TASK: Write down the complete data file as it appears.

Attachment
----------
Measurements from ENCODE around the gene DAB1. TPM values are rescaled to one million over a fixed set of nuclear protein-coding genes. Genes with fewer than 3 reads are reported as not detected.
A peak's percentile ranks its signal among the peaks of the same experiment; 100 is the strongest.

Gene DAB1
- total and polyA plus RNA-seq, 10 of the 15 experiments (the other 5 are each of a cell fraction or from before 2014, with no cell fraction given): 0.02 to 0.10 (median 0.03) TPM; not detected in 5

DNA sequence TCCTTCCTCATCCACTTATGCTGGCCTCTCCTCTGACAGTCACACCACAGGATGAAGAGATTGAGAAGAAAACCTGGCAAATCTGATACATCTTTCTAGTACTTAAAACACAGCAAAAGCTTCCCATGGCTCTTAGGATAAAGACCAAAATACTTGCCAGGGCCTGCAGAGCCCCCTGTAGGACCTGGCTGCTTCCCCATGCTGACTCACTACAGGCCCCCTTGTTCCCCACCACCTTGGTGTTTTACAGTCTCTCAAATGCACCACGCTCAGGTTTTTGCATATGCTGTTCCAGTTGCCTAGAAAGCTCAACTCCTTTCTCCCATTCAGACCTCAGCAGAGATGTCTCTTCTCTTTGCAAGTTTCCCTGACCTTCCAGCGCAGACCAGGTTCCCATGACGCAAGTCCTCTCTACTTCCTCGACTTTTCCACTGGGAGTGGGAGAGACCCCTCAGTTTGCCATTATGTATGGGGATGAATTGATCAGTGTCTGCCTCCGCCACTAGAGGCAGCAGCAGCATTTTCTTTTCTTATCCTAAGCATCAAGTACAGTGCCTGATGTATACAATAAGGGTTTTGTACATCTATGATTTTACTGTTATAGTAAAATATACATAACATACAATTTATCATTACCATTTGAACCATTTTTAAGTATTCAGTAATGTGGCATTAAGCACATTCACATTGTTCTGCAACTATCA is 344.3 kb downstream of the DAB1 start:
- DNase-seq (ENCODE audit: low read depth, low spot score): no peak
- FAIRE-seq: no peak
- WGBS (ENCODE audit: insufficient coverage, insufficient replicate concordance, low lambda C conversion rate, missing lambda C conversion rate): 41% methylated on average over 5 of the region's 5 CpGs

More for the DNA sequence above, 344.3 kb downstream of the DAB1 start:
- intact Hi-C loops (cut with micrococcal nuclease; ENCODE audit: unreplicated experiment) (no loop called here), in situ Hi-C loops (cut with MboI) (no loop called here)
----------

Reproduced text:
Measurements from ENCODE around the gene DAB1. TPM values are rescaled to one million over a fixed set of nuclear protein-coding genes. Genes with fewer than 3 reads are reported as not detected.
A peak's percentile ranks its signal among the peaks of the same experiment; 100 is the strongest.

Gene DAB1
- total and polyA plus RNA-seq, 10 of the 15 experiments (the other 5 are each of a cell fraction or from before 2014, with no cell fraction given): 0.02 to 0.10 (median 0.03) TPM; not detected in 5

DNA sequence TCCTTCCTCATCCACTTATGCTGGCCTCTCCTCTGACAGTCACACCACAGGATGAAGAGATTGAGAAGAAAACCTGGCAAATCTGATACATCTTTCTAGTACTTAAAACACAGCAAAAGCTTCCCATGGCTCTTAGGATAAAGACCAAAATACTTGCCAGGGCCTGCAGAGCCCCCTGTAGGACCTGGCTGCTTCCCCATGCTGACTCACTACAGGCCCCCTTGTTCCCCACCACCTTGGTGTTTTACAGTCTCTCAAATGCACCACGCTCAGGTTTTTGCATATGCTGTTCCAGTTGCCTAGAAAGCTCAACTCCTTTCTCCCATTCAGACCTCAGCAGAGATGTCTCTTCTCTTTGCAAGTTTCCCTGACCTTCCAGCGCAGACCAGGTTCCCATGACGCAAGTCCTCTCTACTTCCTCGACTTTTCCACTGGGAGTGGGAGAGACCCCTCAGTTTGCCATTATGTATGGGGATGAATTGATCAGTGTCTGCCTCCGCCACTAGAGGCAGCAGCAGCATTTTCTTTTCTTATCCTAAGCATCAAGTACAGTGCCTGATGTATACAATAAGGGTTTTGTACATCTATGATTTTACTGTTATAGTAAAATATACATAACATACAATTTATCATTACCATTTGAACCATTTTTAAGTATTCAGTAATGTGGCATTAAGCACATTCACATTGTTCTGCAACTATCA is 344.3 kb downstream of the DAB1 start:
- DNase-seq (ENCODE audit: low read depth, low spot score): no peak
- FAIRE-seq: no peak
- WGBS (ENCODE audit: insufficient coverage, insufficient replicate concordance, low lambda C conversion rate, missing lambda C conversion rate): 41% methylated on average over 5 of the region's 5 CpGs

More for the DNA sequence above, 344.3 kb downstream of the DAB1 start:
- intact Hi-C loops (cut with micrococcal nuclease; ENCODE audit: unreplicated experiment) (no loop called here), in situ Hi-C loops (cut with MboI) (no loop called here)